Too Many Virtual Log Files (VLFs) Can Cause Slow Database Recovery
Published Mar 13 2019 09:08 AM 3,411 Views
First published on MSDN on Feb 22, 2012

The Transaction Log of a SQL Server database is composed of one or more physical files.  For each database, SQL Server only writes to one physical transaction log file at a time.  Although some firms choose to have more than one physical log file, the general guideline for SAP databases on SQL Server is to only use one physical file per database transaction log.  Ideally, transaction log files should be created at their desired size at installation rather than being allowed to grow slowly over time.  For SAP systems, sizing of transaction logs is approached in a rough, rule-of-thumb fashion.   Generally along these lines based on system size:

Small               20 – 30 GB

Medium          100 – 200 GB

Large               ~500 GB

Very Large      ~1 TB

Although compression delivers substantial space savings for SQL data files, this does not mean that the log files should be proportionately reduced.  Even for very small systems we recommend a 20-30 GB Transaction log file.

Internal to the physical file that SQL Server uses for the Transaction Log are structures known as Virtual Log Files (VLFs).  The sizing and number of VLFs inside of a transaction log can be affected by a number of factors.

SQL Server should not have an excessive number of Virtual Log Files (VLFs) inside the Transaction Log.  Having a large number of small VLFs can slow down the recovery process that a database goes through on startup or after restoring a backup.  The threshold for significantly impacting the recovery performance appears to be somewhere around ten thousand VLFs.  No symptoms are felt when there are a few thousand VLFs or less.  When there are around a hundred thousand VLFs, the symptoms become substantially noticed.

One can determine the number of VLFs in a particular database by seeing how many records are returned as a result of this DBCC command executed from within the context of the database:


This excessive number of VLFs situation can arise from at least two different ways: Either from an initially small transaction log that was grown (manually or automatically) in very small increments, or from a problematic situation where large growth increments were configured but unexpectedly small Virtual Log Files were configured inside of the Transaction log.  Under either scenario it is possible to see over a hundred thousand VLFs.  The former situation is a Database Administration issue that should be attended to.   Standard SAP Installations should install a correctly sized Transaction Log for the database.  The latter situation is a newly identified issue that exists in all versions of the product and has now been substantially ameliorated in recent CUs for both SQL Server 2008 and 2008 R2.   See Microsoft KBA 2653893 for more information and redirection to the latest CUs.   Even so, if you have very large numbers of VLFs you will still need to correct the situation.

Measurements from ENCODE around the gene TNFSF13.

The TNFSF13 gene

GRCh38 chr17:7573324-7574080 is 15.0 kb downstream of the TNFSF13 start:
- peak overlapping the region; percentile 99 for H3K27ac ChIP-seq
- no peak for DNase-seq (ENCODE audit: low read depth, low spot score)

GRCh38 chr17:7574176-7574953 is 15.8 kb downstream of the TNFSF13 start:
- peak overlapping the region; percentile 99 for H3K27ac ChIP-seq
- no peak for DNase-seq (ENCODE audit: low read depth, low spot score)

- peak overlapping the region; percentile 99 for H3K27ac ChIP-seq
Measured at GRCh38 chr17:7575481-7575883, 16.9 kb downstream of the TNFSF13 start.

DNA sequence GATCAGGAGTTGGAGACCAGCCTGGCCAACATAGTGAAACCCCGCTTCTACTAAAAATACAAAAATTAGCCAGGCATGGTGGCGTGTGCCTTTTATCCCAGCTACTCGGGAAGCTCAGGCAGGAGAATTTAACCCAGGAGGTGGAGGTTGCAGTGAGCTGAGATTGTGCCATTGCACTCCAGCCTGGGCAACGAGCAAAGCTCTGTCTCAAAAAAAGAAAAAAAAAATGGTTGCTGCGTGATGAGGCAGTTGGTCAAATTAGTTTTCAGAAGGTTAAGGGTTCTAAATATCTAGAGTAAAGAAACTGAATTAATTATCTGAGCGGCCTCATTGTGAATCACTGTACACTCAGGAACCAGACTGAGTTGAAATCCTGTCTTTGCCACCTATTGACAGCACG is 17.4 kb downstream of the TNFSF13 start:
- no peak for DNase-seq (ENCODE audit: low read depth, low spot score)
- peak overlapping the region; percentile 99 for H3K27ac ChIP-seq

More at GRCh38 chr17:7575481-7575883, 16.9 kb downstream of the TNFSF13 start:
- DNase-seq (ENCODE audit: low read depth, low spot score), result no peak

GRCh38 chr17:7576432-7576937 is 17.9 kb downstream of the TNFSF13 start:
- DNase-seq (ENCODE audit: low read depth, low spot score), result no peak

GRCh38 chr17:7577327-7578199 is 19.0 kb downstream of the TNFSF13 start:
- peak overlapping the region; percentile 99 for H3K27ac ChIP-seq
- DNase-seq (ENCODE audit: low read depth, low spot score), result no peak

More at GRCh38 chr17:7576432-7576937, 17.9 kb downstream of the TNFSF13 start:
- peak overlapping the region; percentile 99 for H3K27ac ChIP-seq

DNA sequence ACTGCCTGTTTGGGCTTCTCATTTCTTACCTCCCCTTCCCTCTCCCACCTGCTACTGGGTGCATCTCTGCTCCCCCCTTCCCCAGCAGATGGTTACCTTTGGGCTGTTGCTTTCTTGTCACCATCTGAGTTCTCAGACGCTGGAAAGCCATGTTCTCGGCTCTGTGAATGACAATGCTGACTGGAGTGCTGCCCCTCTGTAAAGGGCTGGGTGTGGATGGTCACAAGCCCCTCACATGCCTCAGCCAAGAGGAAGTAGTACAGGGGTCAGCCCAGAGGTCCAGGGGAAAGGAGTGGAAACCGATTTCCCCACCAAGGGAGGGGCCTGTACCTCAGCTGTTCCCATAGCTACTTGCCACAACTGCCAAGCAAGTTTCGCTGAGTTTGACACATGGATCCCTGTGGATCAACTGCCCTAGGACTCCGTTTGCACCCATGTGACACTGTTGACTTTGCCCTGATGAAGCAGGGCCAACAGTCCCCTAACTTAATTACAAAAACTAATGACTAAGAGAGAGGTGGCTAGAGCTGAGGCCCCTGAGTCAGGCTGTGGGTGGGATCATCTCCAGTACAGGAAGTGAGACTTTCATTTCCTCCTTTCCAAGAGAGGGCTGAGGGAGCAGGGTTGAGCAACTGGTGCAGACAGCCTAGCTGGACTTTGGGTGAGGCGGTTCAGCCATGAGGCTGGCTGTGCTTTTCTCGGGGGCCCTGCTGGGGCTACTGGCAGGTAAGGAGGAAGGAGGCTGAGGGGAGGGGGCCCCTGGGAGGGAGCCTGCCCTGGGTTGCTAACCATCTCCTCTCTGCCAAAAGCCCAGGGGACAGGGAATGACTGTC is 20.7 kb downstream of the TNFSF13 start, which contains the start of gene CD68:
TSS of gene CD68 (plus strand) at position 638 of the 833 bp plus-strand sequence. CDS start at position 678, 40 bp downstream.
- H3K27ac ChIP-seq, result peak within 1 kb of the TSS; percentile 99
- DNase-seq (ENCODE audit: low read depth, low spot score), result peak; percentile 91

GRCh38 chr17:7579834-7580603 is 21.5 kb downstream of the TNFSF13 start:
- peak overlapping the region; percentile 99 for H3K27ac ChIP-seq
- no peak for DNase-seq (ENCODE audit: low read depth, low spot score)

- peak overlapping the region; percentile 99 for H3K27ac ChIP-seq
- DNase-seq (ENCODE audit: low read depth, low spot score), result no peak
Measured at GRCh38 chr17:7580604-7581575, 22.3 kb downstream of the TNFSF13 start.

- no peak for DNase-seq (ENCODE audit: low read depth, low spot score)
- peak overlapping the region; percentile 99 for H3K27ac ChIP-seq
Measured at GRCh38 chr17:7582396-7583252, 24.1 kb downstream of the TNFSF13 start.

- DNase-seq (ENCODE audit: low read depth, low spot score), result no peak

To correct the situation and prevent its recurrence:

  1. Backup the Transaction Log of the database

  2. Shrink the Transaction Log as much as possible using DBCC SHRINKFILE

  • Ideally do this in a maintenance window

  • Multiple SHRINKFILE executions might be called for to substantially shrink it

  • Expand the Transaction Log back to its target initial size
  • Set the Transaction Log growth size to be in units of 1 GB
  • Apply the latest CUs for SQL Server 2008 or 2008 R2
  • Of course, since this is a quality SAP environment, you know to make sure to run through these steps first on your DEV and QA systems before applying them to PRD.

    Additional Information

    For more information about VLFs and the architecture inside of a Transaction Log see the topic “Transaction Log Physical Architecture” in SQL Server Books Online (either local or online here )

    DBCC SHRINKFILE documentation can be found here .

    More information on Shrinking the Transaction Log can be found here .

    You can monitor the size and available space in a Transaction Log by using the command:

    DBCC SQLPERF(LOGSPACE)   {located online here }

    SAP OSS Note 1671126 has similar information as well.
    With an SAP S, D, I, or C user account and after logging in, you can get to that note here:

    This issue is not planned to be addressed in any subsequent CUs for SQL Server 2005.   But the steps to correct the situation outlined above should work to sufficiently prevent the symptoms from occurring there as well.

    Version history
    Last update:
    ‎Mar 13 2019 09:08 AM
    Updated by: